Blues for D.D. (video)

[This is a video example of the previous Tip.]

Breathes there a composer with soul so dead who never to himself has said, “Boy, I wish a lot of people would either hear or play my compositions. Or both!”

The internet is and has been a huge boon to compositional democracy: you can write something, record it, and put it out there in audio or video form for all (all meaning anyone with electricity and internet access) to see. The process of making something and making a recording is a bit more involved than that glib sentence  might indicate, but the point is still there. The process is way better than the old way, which is 1) only local exposure (friends, family, school) 2) radio stations 3) CDs.

But there is one other way to get your music known. It’s not particularly easy, and will involve a certain amount of luck, and certainly requires a solid composition. And that is to have somebody famous play your piece. This doesn’t necessarily mean Pop Star famous. This is just someone who has something of a reputation in the field and performs a good bit around the landscape. This is a fairly large circle and there are various levels.

A modern oboe with a reed.

The principle is simple: write a great piece of music and send it to Famous Person. Make sure that the piece fits with or adds something to the style and repertoire of your chosen Famous Person. If possible, make a recording of the piece. Then send it (if you can find an address; if you can’t try email contact and let them know that you would like to send them – gratis – a piece that you wrote with them in mind) snailmail. Many (I won’t go so far as to say most) will respond graciously to your offer and give it a look or a listen or possibly even a play-through. Some may not respond or not be interested. That is their choice – you are not the first to make such an offer, and they have see a lot of mediocre or inappropriate stuff (I once ran the composition contest for the horn society and I would get pieces for guitar or clarinet – people send in whatever they had lying around, what the heck). You have, in any case, nothing to lose. If they decline or you don’t hear from them, move on. Send it to someone else, or get back to work and write even better stuff, or both.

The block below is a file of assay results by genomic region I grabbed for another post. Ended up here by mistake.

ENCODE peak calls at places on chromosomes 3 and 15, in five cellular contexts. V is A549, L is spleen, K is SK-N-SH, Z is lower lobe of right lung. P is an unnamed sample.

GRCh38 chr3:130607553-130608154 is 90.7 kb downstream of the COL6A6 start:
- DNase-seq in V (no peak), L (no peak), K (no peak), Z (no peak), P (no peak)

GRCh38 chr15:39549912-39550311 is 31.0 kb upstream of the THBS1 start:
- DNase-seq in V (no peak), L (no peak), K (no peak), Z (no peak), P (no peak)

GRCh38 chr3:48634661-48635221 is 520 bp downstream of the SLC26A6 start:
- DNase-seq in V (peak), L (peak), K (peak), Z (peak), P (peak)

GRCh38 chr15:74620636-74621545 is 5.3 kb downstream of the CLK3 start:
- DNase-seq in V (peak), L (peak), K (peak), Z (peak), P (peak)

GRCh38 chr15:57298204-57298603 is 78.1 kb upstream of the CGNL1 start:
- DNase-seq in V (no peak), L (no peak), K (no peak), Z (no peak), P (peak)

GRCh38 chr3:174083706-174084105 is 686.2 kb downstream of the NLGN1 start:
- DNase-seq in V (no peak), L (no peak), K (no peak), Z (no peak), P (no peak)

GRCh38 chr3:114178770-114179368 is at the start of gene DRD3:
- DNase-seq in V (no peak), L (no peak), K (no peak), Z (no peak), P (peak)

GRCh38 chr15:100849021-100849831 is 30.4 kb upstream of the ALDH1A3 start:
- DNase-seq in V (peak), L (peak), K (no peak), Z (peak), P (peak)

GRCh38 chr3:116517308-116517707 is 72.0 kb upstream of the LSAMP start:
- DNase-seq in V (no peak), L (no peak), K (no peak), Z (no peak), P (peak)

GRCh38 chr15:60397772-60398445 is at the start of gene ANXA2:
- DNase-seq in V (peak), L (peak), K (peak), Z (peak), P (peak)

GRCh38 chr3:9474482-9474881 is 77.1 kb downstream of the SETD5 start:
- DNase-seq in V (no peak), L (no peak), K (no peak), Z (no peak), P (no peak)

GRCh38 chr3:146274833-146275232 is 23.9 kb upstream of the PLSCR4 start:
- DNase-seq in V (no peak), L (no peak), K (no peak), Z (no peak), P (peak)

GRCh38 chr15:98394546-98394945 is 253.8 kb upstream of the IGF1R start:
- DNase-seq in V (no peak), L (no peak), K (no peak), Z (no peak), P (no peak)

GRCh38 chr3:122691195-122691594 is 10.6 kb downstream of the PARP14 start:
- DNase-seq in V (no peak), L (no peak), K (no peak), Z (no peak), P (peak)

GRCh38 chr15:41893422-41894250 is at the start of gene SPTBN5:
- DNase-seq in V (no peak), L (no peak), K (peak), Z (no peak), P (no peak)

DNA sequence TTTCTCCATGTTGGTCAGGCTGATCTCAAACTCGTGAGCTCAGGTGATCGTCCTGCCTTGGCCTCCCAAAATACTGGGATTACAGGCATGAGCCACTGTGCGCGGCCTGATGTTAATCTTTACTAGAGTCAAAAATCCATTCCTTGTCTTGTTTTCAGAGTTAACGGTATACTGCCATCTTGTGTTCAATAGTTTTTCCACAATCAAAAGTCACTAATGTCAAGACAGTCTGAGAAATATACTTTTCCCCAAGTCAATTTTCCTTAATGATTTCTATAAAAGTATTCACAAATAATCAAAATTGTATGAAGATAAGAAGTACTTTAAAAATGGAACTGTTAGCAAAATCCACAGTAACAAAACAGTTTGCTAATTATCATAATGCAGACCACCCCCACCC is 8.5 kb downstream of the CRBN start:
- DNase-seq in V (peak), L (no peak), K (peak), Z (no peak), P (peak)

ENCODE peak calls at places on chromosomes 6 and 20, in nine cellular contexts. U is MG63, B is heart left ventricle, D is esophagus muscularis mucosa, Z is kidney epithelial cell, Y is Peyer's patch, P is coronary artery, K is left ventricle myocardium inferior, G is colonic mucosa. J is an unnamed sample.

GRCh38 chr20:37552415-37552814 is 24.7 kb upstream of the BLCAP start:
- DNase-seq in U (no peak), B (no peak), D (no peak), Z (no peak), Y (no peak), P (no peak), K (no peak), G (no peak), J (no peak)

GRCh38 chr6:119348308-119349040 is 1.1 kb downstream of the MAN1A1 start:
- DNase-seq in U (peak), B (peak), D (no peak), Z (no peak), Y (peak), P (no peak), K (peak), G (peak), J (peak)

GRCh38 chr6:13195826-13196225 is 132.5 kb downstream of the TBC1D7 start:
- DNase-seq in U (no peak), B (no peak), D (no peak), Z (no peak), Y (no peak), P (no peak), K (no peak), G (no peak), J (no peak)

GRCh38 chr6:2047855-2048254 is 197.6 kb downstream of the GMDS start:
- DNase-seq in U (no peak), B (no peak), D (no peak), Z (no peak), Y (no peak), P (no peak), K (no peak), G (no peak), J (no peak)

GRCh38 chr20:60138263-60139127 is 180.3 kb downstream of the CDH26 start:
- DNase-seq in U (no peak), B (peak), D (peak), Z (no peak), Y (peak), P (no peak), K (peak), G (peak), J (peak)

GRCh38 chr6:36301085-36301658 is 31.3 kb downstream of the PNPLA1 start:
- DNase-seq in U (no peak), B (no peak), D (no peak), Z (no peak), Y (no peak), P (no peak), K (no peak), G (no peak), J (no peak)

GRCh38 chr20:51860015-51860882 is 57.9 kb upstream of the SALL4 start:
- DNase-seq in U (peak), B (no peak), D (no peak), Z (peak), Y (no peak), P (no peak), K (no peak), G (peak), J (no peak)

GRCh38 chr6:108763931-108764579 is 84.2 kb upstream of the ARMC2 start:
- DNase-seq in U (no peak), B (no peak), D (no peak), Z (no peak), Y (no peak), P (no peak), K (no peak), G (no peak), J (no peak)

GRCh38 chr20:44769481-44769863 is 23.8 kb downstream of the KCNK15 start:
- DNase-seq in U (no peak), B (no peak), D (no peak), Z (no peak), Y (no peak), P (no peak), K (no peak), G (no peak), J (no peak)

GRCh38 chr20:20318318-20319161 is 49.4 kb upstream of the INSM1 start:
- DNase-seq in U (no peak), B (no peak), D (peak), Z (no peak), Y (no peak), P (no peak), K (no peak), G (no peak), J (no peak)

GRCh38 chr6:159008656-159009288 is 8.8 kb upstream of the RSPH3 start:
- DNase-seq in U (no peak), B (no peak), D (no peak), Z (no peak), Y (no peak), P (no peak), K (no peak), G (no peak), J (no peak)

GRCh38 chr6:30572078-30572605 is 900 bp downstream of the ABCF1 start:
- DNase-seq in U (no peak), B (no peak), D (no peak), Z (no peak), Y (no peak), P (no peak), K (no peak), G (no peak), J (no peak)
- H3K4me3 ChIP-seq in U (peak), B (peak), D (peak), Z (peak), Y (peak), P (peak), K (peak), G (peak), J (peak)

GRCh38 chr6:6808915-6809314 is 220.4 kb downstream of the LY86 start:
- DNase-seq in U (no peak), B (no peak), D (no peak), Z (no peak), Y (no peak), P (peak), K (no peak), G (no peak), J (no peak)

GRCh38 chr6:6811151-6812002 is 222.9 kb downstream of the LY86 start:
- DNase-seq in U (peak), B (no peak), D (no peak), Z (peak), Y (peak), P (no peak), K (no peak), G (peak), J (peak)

The principle is simple, although landing a piece with a Famous Person is not quite so simple; it takes effort and luck. The piece in the video is example of a slightly different approach: get the piece to the Famous Person before they get famous. Back when I was in the orchestra, we got a new principal oboe: Diana Doherty. Diana was Australian and  23 year old who played like she had 25 years of experience. She was/is a genius on the oboe. Insanely talented, both musically and technically, with a 1000 watt stage presence and charisma. I didn’t even like the sound of oboes until I met/heard Diana. I don’t think that way any more since meeting her.

I decided, naturally enough, to write something for her. Something that was challenging, fun, familiar and different at the same time. The first question I asked was: what do oboes not usually do? I didn’t want to write something that was too similar to the other virtuoso oboe pieces. It came to me: something jazzy. Oboes don’t do that, and probably for good reason. The picture was becoming clearer: jazz –> blues. Start off slow as an introduction. Then run through some blues choruses (using straight ahead tradition blues chords and chord progressions), each one more challenging than the last.